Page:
Throwback Thursday: Michael Cobley’s SHADOWKINGS series

Today, we wanted to draw your attention to Michael Cobley‘s first series, the grimdark fantasy Shadowkings trilogy: SHADOWKINGS, SHADOWGODS and SHADOWMASQUE. The trilogy is still available widely in eBook in English and German, and various rights are available (please get in touch if you have any questions).

The novels were published before the grimdark wave came to dominate the fantasy genre (albeit relatively briefly), and was published in the UK by Earthlight, between 2001-5. Here’s the synopsis for the first novel…

For one thousand bright and fortunate years the Khatrimantine Empire had guaranteed peace and benevolence. Then came the vast hordes of the Mogaun, driven by an evil deity, the Lord of Twilight, corrupter and devourer. At the very pinnacle of his triumph, the Lord of Twilight made a fatal mistake, shattering his essence into five parts: five lost souls destined to become the Shadowkings. Now, sixteen years after the invasion, Mogaun warlords and petty despots squabble amid the ruins. Yet ancient powers are stirring and the Empire’s last valiant defenders are gathering their strength, hoping that one decisive strike can reverse their long, bleak decline.

The covers at the top of this piece are for the current eBook editions of the trilogy, available through the JABberwocky eBook Program. Here are the original covers…

The series was well-received on publication, and here are just a few of the reviews the series has enjoyed…

‘A pacey action and adventure story, packed with battles, rescues and political double-dealing… a refreshing and believable take on the Fight Against Insurmountable Evil Foes sub-genre, without dispensing with any of the familiar staples that make the genre what it is.’ Infinity Plus on SHADOWKINGS

‘Impressively unpleasant first fantasy novel… If it were not for its unrelenting bleakness, Shadowkings would be a fairly standard story of apocalyptic evil and heroic good–Cobley has a sense, however, of how bad a battlefield or a ruined town smells, and his dark magic is appropriately sinister.’ Roz Kaveney on SHADOWKINGS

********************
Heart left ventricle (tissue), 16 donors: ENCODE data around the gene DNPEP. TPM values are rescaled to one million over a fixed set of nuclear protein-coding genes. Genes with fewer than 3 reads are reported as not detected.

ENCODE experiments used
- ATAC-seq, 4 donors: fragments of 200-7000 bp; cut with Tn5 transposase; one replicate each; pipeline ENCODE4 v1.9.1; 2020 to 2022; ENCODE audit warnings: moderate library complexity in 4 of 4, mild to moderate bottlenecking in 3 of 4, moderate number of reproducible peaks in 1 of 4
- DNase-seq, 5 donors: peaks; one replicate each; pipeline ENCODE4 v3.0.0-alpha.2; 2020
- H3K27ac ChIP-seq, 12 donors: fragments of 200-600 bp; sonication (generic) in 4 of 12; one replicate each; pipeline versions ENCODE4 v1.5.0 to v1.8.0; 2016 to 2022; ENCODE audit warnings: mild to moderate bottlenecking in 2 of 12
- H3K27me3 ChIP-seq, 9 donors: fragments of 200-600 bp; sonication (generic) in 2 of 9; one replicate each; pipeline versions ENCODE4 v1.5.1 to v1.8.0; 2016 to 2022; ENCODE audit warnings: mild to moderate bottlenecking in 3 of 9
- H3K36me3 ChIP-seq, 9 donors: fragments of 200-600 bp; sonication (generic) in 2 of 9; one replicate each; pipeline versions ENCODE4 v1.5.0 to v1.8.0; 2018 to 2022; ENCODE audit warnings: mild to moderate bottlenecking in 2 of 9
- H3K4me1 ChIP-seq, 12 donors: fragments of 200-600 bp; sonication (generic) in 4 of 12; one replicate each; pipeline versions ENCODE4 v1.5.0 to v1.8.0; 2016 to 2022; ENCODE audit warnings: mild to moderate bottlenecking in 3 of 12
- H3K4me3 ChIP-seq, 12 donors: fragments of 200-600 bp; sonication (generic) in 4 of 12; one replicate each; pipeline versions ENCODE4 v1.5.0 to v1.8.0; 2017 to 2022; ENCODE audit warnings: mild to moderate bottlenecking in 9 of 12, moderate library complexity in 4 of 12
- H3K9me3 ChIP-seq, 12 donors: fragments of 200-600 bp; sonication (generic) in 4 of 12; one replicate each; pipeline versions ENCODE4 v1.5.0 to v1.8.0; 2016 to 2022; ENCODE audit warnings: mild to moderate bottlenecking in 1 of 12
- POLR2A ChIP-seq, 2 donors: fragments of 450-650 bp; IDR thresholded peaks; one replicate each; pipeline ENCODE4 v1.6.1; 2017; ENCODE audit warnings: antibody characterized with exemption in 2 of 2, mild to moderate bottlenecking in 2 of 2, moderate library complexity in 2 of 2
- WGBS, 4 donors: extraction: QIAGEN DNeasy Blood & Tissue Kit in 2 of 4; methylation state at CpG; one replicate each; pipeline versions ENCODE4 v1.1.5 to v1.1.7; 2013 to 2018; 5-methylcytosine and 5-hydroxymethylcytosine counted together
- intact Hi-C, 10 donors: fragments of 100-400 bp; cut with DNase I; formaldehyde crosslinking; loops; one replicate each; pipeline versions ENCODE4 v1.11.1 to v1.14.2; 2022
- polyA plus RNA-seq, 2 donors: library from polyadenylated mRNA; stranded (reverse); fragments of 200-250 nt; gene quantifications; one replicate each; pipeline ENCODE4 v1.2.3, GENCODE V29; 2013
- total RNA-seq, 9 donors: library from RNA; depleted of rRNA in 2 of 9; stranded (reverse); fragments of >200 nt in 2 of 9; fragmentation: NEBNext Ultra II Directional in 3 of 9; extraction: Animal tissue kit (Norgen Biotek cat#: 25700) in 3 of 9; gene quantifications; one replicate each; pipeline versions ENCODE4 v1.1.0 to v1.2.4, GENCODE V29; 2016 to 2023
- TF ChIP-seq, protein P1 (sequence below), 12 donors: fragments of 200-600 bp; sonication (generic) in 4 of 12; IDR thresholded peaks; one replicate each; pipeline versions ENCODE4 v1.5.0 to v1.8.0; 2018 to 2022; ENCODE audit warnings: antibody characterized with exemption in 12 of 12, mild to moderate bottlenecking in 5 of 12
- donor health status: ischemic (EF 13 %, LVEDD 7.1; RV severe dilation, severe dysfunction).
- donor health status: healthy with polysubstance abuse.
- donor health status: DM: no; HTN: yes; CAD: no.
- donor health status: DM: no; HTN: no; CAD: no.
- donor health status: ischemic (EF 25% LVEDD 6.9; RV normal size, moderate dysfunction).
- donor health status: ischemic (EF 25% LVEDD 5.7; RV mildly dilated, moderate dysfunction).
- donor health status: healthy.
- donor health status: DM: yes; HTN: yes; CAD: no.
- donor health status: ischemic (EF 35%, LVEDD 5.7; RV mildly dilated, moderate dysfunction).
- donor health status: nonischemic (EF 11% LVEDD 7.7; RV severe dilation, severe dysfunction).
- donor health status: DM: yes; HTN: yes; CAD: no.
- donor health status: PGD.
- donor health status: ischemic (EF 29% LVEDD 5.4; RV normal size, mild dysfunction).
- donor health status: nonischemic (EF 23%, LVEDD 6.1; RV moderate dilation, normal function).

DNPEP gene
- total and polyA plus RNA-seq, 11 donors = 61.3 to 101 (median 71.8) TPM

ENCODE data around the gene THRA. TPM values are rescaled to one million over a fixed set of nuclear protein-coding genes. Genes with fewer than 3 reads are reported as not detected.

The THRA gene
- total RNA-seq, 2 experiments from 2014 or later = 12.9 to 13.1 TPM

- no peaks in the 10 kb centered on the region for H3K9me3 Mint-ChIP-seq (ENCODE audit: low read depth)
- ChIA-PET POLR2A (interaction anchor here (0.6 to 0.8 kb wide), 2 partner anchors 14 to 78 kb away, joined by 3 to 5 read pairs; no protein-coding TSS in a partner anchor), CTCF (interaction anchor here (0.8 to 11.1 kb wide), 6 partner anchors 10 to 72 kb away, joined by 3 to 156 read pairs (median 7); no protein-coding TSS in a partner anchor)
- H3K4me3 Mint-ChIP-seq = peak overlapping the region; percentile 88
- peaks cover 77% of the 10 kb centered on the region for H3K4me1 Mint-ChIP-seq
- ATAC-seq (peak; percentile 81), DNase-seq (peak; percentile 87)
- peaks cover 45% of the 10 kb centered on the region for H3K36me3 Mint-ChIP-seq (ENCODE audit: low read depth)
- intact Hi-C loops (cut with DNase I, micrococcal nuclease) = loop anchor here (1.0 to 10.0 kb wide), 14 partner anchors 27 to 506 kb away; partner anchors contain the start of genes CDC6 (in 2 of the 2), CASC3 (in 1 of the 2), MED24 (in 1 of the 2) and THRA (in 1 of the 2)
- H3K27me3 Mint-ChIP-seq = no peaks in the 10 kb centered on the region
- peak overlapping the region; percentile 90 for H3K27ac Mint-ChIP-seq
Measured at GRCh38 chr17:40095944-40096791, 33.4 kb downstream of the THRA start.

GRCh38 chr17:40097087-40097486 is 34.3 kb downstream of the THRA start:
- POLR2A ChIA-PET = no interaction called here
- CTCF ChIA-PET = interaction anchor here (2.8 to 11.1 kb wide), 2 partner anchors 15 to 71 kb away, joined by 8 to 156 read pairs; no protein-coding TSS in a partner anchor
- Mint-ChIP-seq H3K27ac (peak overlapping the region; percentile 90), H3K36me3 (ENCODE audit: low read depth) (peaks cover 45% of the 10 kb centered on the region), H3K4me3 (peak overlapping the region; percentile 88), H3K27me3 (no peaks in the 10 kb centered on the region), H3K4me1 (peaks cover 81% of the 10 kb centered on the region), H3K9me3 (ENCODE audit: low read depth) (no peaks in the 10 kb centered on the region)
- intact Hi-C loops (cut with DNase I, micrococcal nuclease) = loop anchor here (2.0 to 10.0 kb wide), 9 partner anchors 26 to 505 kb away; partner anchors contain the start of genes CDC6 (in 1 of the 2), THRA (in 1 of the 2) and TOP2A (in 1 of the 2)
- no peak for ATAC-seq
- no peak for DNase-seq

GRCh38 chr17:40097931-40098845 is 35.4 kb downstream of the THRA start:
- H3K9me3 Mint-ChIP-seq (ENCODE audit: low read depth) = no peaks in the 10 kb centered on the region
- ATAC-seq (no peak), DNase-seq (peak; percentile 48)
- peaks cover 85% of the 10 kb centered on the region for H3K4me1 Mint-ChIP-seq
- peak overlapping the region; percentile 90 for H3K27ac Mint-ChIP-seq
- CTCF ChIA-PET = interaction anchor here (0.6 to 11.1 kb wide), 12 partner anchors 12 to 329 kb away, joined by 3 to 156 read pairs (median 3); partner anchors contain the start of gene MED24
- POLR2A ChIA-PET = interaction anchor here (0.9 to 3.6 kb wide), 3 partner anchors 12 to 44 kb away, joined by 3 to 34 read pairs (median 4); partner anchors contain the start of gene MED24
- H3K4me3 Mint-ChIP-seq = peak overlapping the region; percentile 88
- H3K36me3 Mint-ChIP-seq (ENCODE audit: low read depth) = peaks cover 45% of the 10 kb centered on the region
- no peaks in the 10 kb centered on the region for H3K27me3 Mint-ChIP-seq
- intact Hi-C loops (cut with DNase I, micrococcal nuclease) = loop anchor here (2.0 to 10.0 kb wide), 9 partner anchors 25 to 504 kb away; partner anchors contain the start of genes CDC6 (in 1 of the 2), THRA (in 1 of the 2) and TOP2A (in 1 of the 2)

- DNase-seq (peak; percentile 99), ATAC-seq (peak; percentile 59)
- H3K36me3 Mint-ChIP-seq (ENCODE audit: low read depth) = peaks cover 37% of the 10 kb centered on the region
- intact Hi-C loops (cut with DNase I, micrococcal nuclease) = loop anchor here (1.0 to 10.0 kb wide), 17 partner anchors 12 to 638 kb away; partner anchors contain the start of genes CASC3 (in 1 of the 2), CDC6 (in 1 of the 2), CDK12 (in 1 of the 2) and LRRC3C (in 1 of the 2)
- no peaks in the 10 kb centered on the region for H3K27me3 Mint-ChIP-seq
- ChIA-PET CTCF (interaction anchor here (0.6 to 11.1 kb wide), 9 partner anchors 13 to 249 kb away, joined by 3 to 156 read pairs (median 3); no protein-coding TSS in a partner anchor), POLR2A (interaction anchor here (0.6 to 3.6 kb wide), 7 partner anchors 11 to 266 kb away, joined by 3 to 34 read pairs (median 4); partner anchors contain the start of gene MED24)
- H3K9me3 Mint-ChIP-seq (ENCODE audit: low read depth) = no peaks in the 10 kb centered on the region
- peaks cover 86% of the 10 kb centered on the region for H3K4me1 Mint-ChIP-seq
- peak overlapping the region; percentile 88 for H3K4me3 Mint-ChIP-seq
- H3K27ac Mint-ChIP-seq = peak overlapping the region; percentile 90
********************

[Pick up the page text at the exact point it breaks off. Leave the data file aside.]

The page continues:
SHADOWKINGS, was brutal, cruel and realistic in a way genre usually avoids. SHADOWGOD, his second, is not only lighter, it is better written and makes good use of the world Cobley has created… writing to rival David Gemmell.’Guardian (Jon Courtenay-Grimwood)

‘Unconventional high fantasy trilogy… [Cobley] has taken traditional sword and sorcery to some new and perhaps uncomfortable places… Once again Mike has succeeded in producing an unusually dark and claustrophobic piece of work, though it is a lot less bleak than its predecessors. It is also a lot less convoluted with the battle lines more clearly drawn.’ Infinity Plus on SHADOWMASQUE

‘[Cobley] drew the characters with verve and style, encouraging the reader to participate in the story he was unfolding. The plot was complex but clearly spun out, providing tantalising teasers at the end of each episode, which made me want to skip ahead to the next time that particular thread was picked up and woven. In my opinion, a clear winner for Michael Cobley.’ SF Crowsnest on SHADOWMASQUE

The series has also been published by Heyne in Germany. Here are the covers…

Michael Cobley is also the author of the critically-acclaimed Humanity’s Fire series, which includes the trilogy SEEDS OF EARTH, THE ORPHANED WORLDS and THE ASCENDANT STARS, and the stand-alone ANCESTRAL MACHINES. All four novels are published by Orbit Books in the UK and US, and Heyne in Germany.

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